Two plays being mounted as Halloween offerings seek to reclaim Shelley's and Stoker's novels from their cinematic bastardizations. Barbara Field's Playing With Fire: After Frankenstein, written in 1989 for the Guthrie Theatre in Minneapolis, has been directed by Tom Mula at Body Politic; Lifeline Theatre is premiering a new Dracula adapted by James Sie and directed by Meryl Friedman. Both scripts focus on the philosophical concerns with life and death at the heart of the novels rather than on horror-show effects, and for viewers familiar with these stories only from the movies the result is likely to be quite startling. Some audiences will probably be disappointed; neither of these plays is strong in the suspense department, and both are far more talky than they are active. In this respect they mirror the tradition of the gothic horror story, a genre generally dependent on the evocative power of words to create a mood of dread.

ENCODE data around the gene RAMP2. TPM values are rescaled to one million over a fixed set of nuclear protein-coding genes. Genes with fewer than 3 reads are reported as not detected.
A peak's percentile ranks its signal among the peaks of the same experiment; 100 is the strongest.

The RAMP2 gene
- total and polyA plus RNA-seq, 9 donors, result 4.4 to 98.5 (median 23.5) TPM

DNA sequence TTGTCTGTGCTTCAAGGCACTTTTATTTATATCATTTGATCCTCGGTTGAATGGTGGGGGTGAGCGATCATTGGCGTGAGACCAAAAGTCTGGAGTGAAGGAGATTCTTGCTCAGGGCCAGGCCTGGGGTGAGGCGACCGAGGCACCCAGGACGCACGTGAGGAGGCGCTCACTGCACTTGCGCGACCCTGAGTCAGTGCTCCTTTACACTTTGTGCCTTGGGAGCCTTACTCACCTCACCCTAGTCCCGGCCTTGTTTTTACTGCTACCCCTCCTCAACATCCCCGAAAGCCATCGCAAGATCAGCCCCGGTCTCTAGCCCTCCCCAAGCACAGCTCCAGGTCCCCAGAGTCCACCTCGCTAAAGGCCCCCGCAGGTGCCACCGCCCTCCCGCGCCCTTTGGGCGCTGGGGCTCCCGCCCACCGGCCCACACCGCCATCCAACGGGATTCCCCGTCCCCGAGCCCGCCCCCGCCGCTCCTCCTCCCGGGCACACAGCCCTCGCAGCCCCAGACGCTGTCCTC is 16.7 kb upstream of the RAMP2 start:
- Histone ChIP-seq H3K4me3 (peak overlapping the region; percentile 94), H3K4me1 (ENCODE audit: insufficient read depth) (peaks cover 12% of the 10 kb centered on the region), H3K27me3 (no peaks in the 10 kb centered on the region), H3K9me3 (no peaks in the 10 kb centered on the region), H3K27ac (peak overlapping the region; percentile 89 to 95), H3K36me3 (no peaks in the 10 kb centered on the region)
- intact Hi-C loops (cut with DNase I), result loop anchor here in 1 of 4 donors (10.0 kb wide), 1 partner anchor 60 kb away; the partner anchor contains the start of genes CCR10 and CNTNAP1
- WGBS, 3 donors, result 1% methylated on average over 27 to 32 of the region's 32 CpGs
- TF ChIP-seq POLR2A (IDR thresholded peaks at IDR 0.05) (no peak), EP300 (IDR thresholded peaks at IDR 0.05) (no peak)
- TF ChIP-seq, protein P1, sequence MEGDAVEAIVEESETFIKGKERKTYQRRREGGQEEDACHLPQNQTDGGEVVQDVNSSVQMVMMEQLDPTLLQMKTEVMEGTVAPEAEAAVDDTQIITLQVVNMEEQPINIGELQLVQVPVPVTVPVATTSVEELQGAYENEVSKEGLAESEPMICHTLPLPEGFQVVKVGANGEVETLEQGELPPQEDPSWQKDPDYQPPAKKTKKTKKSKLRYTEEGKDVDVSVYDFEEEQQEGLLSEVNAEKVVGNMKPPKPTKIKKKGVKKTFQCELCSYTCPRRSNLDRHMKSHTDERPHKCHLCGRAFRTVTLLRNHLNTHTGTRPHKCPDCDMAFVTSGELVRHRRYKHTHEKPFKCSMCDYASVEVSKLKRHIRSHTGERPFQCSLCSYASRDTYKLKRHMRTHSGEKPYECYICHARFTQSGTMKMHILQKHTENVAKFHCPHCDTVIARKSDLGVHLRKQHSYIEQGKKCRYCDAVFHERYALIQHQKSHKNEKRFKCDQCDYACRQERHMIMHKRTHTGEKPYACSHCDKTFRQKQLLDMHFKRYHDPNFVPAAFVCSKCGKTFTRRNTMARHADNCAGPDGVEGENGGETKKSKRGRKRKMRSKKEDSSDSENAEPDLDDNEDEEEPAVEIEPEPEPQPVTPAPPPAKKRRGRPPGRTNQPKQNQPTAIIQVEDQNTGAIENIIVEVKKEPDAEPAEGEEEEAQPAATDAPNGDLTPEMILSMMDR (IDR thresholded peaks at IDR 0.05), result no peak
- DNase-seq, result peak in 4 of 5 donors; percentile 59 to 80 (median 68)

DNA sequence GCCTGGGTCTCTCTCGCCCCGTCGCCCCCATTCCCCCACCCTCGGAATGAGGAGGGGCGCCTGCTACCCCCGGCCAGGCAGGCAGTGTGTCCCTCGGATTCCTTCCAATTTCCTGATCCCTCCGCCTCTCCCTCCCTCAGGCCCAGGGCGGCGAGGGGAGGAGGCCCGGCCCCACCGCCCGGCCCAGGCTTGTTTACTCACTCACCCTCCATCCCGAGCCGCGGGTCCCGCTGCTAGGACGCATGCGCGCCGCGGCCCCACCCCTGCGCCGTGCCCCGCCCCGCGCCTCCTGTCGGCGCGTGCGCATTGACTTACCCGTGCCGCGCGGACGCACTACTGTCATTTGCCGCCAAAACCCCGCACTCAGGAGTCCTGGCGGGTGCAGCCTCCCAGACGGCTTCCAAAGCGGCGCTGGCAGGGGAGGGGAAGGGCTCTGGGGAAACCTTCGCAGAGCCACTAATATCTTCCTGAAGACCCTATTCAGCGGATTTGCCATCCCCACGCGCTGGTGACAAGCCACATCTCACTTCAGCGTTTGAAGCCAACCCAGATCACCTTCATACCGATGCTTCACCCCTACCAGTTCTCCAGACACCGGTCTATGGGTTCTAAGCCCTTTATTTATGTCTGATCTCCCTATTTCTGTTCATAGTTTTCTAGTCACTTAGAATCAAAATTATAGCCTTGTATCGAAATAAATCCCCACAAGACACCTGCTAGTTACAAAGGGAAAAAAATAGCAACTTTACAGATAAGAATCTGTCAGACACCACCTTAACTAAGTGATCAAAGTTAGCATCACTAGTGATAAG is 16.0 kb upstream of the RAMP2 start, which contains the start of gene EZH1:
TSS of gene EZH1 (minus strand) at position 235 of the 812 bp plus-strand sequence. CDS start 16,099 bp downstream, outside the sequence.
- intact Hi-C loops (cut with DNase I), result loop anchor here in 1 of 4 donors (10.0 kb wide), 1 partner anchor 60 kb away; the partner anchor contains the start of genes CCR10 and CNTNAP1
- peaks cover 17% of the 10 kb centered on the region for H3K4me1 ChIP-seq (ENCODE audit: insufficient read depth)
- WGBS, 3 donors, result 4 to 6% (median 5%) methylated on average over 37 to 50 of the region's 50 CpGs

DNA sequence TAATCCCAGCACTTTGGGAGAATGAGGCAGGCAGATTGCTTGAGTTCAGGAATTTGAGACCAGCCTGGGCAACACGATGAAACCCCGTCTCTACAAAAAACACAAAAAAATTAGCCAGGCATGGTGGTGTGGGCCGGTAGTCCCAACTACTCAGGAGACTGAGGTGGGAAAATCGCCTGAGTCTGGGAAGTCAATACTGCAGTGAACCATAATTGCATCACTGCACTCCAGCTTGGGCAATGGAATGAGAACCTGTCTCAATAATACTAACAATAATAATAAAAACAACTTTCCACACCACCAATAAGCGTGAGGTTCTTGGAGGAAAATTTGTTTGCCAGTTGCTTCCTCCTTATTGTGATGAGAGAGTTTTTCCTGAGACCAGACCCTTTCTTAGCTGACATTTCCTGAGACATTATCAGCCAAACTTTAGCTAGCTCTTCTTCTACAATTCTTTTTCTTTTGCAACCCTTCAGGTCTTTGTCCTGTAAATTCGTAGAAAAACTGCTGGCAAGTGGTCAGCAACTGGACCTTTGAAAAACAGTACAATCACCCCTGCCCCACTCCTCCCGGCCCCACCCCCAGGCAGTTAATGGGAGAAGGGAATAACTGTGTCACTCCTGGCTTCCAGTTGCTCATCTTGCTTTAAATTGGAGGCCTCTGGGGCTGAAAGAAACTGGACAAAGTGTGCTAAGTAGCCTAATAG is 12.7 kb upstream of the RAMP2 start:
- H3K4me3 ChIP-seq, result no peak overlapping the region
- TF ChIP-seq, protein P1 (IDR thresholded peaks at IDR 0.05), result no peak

Playing With Fire opens with two men confronting each other over an icy sea at the literal and metaphorical top of the world; behind them hangs a coolly shining globe of Promethean light, which later turns red-hot in scenes depicting the making of monsters. We know one of these men is Victor Frankenstein and the other is his creation, but at first we don't know which is which. Both are well-spoken, deep-voiced, and torn up by rage, despair, and exhaustion; neither looks especially grotesque, though neither looks normal, either. The ambiguity is deliberate and effective, for as the men's debate unfolds we realize that each is the other's doppelganger, codependent, and tormentor. The Creature--strongly played by Dev Kennedy, with pallid, strangely smooth face and long, flowing black hair--invites Frankenstein to kill him. Frankenstein--John Reeger, better than I've ever seen him in a powerful performance that suggests searing dry ice--affirms his murderous intention, but can never bring himself to act on it. Instead he quizzes the Creature about his life (for the purposes of scientific observation, we are assured). In flashback, the men recount Shelley's story--pared to its essentials, with most supporting characters removed and its key themes highlighted by ironic commentary. (When Frankenstein reminds the Creature of his unfulfilled vow--"Make me happy, and I shall again be virtuous"--the Creature sneers: "I was bargaining at the time.") Their reminiscence is cinematically intercut with scenes featuring their younger selves (sensitively played by Robert A. Mullen and Christopher Garbrecht as maker and monster respectively) as well as Frankenstein's beloved stepsister/fiancee Elizabeth (Susan Fox, who explores the tension between the character's penny-dreadful heroine surface and her underlying frustration with her limited options) and Frankenstein's teacher, Professor Krempe (played by Donald Brearley with a nicely barbed humor to contrast with Frankenstein's obsessive seriousness).